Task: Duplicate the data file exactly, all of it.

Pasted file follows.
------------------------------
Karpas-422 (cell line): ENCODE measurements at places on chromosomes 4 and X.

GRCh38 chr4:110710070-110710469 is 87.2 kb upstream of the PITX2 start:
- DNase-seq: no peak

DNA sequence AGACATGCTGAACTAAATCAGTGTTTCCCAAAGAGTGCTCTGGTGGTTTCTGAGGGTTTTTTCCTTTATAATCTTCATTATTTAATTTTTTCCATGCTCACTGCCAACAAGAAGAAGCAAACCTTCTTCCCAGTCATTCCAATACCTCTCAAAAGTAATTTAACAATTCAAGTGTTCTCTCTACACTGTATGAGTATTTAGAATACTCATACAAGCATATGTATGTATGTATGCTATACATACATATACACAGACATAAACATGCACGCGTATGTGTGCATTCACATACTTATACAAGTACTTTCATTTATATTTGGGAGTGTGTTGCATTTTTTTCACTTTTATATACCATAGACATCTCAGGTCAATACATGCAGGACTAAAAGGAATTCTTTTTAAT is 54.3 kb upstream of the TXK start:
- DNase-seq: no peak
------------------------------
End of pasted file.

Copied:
Karpas-422 (cell line): ENCODE measurements at places on chromosomes 4 and X.

GRCh38 chr4:110710070-110710469 is 87.2 kb upstream of the PITX2 start:
- DNase-seq: no peak

DNA sequence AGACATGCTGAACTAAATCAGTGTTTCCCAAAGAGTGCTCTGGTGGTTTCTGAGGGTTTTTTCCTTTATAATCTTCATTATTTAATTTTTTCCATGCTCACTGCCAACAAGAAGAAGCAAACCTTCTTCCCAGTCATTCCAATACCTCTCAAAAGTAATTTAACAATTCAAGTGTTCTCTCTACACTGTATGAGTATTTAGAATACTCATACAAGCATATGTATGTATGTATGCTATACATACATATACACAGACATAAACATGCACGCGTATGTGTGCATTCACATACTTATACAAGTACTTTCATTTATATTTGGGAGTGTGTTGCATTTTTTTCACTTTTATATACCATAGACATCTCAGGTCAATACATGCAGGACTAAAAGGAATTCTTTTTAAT is 54.3 kb upstream of the TXK start:
- DNase-seq: no peak